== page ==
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Old 03-10-2007, 01:53 PM
 
7 posts, read 28,417 times
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Default Moving to Raleigh/Durham/Chapel Hill area - need advice!

Hi there! I am new to this forum, and this is the first of what I imagine will be many posts My husband and I are moving to the Raleigh/Durham/Chapel Hill area this summer and are in the beginning stages of searching for a home. I'm looking for some advice about the best areas in which to look. We are obviously looking for the best investment possible, in an area with solid school district, strong housing market with high returns, etc. Here are some questions:

1) What area in RDC has the strongest (most stable) housing market, with the highest appreciation rates? What are the rates like?

2) What area has the best schools?

Hmmmm... I think that's enough to start with. Thanks so much for all of your help!
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Old 03-10-2007, 03:12 PM
 
Location: Wake Forest
2,828 posts, read 7,923,006 times
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The area is so very big that it will be tough to answer your questions simply. They all have a different feel, and it really depends on where you are going to work. For instance, you don't want to live in chapel hill if you are working in north raleigh, it wouldn't make sense.

So, chapel hill (carrboro is basically attached to chapel hill and is a little less expensive, and they share the same school system) is a typical college town, but has a great feel to it. Housing is quite expensive, and you are not going to find new homes, but often older homes that may need some fixing. Yes, there are new homes, but they are no where near as plentiful as places in wake county. The school system is one of the strongest in the state.

Raleigh encompasses a huge area, and many people refer to raleigh in a couple of ways:, inside the beltline (areas in and around downtown raleigh which includes many many beautiful neighborhoods that can be expensive but have more historical homes that could possibly be fixed up or added on to if necessary),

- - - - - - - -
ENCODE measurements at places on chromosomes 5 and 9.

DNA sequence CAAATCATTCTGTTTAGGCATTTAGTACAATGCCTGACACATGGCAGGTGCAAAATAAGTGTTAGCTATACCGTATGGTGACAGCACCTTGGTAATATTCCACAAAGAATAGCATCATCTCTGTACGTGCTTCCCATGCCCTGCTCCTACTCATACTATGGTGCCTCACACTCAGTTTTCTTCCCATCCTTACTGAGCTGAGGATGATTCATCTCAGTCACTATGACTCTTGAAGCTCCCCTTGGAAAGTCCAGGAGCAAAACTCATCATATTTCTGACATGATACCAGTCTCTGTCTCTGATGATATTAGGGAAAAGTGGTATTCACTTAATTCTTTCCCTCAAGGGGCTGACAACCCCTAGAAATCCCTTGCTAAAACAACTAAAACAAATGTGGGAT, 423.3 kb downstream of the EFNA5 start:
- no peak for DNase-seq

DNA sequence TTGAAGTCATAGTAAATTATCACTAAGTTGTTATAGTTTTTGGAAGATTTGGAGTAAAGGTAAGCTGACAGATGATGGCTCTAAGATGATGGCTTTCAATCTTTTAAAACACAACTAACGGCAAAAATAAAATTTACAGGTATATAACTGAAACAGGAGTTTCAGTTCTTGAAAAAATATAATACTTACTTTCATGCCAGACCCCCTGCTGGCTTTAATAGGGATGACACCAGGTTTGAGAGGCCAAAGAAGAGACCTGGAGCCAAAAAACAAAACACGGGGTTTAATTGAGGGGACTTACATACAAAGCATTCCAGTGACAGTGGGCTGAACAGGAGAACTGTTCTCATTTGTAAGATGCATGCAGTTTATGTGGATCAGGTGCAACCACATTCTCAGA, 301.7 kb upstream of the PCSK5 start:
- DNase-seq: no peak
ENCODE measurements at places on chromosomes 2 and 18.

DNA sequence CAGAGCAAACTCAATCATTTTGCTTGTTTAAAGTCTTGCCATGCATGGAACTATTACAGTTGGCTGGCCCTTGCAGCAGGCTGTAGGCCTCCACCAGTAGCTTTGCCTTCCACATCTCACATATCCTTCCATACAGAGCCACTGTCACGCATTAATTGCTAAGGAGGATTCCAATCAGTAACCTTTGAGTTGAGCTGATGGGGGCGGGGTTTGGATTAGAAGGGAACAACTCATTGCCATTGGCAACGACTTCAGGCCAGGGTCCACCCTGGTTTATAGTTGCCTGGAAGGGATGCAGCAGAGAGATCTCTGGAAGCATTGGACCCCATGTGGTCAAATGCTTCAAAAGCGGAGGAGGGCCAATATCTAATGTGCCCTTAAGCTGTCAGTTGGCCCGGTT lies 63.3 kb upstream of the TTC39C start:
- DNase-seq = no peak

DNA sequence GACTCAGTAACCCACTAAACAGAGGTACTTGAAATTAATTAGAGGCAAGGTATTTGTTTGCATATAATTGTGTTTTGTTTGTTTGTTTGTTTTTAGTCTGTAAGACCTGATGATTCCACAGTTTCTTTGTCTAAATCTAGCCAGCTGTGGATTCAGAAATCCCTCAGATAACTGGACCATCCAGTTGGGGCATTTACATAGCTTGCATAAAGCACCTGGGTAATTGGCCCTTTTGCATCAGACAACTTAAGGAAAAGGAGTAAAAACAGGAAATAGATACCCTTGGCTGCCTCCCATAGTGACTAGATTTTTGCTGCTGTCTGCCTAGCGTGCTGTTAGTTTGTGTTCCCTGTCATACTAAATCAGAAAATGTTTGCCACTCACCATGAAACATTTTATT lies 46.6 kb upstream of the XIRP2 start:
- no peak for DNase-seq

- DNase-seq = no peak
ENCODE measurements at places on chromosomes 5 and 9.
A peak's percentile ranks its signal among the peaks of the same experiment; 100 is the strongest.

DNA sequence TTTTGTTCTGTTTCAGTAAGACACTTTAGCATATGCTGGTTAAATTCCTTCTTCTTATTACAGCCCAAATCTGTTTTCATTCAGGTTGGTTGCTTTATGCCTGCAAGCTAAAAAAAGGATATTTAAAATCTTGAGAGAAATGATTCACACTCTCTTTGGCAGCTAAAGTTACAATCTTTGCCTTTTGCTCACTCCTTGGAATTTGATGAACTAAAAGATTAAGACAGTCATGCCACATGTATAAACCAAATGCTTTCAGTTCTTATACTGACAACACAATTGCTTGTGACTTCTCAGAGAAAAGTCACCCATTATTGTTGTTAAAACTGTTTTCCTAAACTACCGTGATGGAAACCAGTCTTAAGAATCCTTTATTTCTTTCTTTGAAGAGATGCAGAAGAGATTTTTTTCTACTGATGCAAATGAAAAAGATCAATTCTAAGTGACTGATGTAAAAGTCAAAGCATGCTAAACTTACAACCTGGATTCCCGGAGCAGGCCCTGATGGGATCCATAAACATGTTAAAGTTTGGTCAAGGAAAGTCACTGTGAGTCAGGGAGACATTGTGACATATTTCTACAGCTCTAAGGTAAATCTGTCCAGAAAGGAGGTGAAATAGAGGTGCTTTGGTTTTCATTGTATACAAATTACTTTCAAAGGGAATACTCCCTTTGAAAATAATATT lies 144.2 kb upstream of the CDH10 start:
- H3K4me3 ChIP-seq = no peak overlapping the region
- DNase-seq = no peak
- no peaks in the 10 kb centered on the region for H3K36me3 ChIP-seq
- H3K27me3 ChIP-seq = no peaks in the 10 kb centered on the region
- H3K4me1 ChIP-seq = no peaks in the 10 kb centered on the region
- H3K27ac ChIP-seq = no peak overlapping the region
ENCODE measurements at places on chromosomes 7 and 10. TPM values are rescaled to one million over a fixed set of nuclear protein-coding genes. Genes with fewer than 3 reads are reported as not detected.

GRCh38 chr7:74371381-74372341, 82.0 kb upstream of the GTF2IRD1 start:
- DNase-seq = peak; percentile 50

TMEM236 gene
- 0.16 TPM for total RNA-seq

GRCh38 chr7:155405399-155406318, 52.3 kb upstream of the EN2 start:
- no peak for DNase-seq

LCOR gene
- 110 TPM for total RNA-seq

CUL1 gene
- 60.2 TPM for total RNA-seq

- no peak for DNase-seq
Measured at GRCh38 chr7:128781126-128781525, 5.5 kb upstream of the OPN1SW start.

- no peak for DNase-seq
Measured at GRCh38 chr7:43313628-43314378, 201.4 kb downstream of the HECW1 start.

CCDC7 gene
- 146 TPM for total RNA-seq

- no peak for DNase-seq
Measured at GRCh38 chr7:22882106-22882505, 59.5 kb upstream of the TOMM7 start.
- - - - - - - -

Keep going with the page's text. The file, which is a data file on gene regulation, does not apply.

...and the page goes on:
north raleigh: there is discussion as to what encompasses north raleigh, and it used to be anything north of the beltline to capital blvd. Well, now 540 is in place and more people think of north raleigh as closer to 540 and north (toward wake forest)
raleigh is very big has many areas and many wonderful neighborhoods, the schools (wake county) are very good but are experiencing a tremendous amount of growth so many people face at least one school reassignment in the next three years.

There are many many towns surrounding raleigh that people live in and love:
cary
apex
holly springs
fuquay varina
clayton
garner
wake forest
rolesville

Durham: many people tend to discount durham on the surface because, in my opinion, it is more blue collar, there is more reported crime, and the property taxes are higher and the school system is not as strong as chapel hill and most of wake county, but there are good schools in durham. But, durham is a beautiful city, there are some areas that leave something to be desired, but you can say the same about raleigh. Durham is one of the best places to live in terms of commuting to research triangle park and other areas. Housing may be a little cheaper in durham, but it depends on what you are looking for.

Honestly, the best thing to do is decide where you will be working and commuting, and if that is not an issue, then you really need to come and visit and see which area appeals to you most. They are all distinct and different in their own way.

Sorry this wasn't much help, but the area is quite big and it would hard to answer simply!

Leigh
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Old 03-10-2007, 03:20 PM
 
43 posts, read 137,075 times